How I Fight Imposter Syndrome
Imposter Syndrome is the feeling of wearing a mask and playing a role that one does not feel at home in. It is when you feel like you or your work is a fluke, and that you’re a dwarf amongst giants. Many of us have this, especially when we’re in some sort of creative industry. Why? Because we are our own worst enemies and we do not give ourselves enough credit.
We let the voices in our heads spin tales of inadequacies, and we believe them. We look in the mirror and wonder if anyone else realizes that we’re just faking it.
That voice that is throwing hateration in our confidence dancerie has been allowed to take over, and we sit there thinking we’re playing a part we aren’t qualified for. We think we’re not good enough, and more often than not, we are sorely mistaken.
Imposter Syndrome tells us that we need to be perfect, otherwise we are failing. It tells us that everyone else is better than us, because they seem to be further ahead or that they have their shit together more than we do. It tells us that we deserve less than we’re worth, because we are replaceable.
It lies to us. Imposter Syndrome is liar, and too many of us have accepted it as truth. How do we fight it? How do we kick it out of our heads, or at least turn the volume down?
I remind myself that:
- I am not the best. I don’t have to be. I am enough. The idea of “best” is temporary. The person who wins a race won it once. The next race, they might no longer be the best. Are they at least in the top 3? Did they beat their own time from the last race? We can reach for being the best but thinking we’ve lost just because we didn’t win is the quickest way to psyche yourself out.
- I’ve worked my ass off. At the minimum, that hard work has earned me a ticket in. Even if I am not the best, the fact that I KNOW that I work hard, then maybe that alone is enough to have me in that room. My grind got my foot in the door. I can at least give myself that.
- Knowing that there are subpar and mediocre ass people out there who still think they belong in the room that your EXCEPTIONAL ass thinks you don’t deserve to be in. Trust and believe that there are people with far less skills than you, who cannot be swayed from thinking that the room should have been named after them. People who cannot hold a torch to you are out here crowning themselves. Never underestimate the power of confidence. If you believe you’re the dopest thing walking, you might convince people of the same, just because you’re so headstrong about it as a fact.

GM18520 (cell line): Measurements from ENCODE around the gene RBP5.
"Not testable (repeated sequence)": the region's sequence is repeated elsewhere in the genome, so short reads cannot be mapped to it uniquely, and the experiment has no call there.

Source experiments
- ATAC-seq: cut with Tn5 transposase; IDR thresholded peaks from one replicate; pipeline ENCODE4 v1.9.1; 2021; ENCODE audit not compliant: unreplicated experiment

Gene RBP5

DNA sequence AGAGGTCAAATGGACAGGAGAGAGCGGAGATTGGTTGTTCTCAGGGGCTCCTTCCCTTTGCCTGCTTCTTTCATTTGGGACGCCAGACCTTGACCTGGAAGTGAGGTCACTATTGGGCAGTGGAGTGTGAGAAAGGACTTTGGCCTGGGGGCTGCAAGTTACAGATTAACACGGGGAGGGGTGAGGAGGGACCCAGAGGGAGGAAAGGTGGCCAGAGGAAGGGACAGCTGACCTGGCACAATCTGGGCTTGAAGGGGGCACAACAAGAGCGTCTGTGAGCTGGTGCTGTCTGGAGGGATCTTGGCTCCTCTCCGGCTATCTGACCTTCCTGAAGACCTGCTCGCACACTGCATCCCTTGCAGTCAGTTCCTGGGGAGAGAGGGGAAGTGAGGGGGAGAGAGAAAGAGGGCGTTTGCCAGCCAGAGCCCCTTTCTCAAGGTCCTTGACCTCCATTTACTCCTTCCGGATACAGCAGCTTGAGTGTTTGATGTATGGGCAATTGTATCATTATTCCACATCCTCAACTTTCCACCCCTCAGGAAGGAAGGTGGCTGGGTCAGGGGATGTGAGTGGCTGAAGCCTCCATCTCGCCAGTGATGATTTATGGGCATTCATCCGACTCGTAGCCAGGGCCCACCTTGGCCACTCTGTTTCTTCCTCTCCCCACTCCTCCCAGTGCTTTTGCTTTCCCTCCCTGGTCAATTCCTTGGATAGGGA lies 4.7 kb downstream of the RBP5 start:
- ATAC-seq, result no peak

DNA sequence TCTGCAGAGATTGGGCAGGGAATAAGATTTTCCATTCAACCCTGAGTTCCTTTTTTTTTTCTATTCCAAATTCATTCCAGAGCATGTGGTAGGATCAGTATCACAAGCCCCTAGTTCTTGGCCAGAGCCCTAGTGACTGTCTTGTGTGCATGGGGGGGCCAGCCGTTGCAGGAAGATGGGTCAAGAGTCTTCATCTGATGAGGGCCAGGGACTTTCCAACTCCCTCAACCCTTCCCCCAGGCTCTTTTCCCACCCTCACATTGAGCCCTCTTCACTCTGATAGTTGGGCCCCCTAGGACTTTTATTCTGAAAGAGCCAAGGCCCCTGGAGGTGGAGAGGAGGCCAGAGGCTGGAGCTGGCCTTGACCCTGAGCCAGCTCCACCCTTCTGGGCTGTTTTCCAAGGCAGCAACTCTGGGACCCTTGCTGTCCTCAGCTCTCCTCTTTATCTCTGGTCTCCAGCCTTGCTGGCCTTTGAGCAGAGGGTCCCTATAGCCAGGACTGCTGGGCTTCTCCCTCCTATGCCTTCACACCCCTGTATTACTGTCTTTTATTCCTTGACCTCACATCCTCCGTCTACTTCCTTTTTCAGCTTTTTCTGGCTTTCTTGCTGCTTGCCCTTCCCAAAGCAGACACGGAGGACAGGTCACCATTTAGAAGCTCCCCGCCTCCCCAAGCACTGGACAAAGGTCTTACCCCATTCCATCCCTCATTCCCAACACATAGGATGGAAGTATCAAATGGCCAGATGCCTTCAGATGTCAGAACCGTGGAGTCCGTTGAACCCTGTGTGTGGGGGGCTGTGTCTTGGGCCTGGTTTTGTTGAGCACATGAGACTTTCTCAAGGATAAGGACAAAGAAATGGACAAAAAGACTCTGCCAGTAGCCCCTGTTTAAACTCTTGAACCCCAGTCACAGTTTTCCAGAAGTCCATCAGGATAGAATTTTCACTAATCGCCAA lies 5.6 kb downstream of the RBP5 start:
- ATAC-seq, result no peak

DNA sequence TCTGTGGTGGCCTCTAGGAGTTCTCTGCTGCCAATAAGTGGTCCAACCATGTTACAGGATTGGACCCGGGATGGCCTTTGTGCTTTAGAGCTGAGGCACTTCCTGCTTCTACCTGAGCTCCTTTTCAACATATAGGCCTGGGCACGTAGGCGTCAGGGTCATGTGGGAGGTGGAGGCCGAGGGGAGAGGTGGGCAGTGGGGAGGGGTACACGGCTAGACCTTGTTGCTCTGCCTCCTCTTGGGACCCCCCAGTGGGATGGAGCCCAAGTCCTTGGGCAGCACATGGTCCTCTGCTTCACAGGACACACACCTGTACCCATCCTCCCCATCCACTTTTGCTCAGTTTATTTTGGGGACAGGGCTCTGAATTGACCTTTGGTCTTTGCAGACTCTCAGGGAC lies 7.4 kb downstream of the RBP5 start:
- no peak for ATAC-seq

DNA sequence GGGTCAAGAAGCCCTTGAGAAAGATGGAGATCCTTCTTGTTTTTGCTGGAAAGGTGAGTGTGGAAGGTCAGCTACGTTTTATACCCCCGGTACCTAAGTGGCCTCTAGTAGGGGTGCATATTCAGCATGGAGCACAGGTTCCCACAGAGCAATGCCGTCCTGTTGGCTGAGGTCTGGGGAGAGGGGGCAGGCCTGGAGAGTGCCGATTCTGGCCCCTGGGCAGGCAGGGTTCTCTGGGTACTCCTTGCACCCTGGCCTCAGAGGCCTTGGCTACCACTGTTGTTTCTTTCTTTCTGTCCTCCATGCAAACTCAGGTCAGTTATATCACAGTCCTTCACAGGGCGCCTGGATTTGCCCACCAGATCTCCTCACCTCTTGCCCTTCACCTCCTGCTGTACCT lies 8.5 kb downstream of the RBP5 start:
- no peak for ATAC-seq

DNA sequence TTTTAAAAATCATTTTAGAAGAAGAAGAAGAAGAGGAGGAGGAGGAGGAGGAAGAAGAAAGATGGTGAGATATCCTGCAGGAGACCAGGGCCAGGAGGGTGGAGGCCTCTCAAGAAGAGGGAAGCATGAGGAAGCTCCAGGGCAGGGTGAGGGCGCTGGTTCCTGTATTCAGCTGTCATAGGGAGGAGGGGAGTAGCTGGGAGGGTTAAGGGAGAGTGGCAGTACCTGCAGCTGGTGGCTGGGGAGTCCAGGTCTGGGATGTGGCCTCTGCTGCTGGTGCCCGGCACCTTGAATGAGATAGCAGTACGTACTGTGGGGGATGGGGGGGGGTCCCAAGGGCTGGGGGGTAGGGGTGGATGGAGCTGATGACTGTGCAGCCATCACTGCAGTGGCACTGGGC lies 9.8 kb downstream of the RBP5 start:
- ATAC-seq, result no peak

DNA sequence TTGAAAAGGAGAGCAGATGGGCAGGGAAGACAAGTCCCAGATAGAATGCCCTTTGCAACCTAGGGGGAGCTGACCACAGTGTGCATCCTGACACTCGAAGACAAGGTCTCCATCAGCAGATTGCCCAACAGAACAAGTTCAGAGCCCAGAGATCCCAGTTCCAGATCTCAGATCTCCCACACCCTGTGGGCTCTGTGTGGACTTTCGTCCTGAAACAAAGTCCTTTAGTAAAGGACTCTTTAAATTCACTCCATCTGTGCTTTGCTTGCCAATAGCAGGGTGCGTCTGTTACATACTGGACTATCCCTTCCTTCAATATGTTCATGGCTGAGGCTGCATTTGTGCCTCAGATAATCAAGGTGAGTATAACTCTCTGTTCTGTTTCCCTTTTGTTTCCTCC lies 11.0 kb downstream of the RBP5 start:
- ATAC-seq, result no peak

- Even if I happen to be in the room by accident, and by no doing of my own, I AM IN THAT ROOM. It is no longer an accident. How do I make it intentional and purposeful? Well, I better learn from the best then. I better walk away from that room inspired, with a resolve to be a more superior version of myself. So next time I AM in the room, I feel at home in it.
I’ve ended up in spaces with the people I admire the most (like OPRAH! and Kerry Washington) and each time, I question how I ended up there. EVERY SINGLE TIME. But after I reflect, I go back to some of those reminders. I worked hard for this. I don’t have to be the best. I am enough. Since I’m here, then it is no accident. I walk away knowing that I need to keep doing what got me in that room, and I need to keep doing it well.
Imposter Syndrome does have some redeeming value. It keeps us humble. It keeps us curious. Doubt has purpose sometimes. If we don’t think our work is good enough, we strive to do better and be better. Which then makes us better because practice does just that. It turns us into lifelong climbers who DO end up belonging in any room they end up in, because they’ve continued to work at their craft. And they’ve earned a slot in any space.
“Stay hungry. Stay foolish.” — Steve Jobs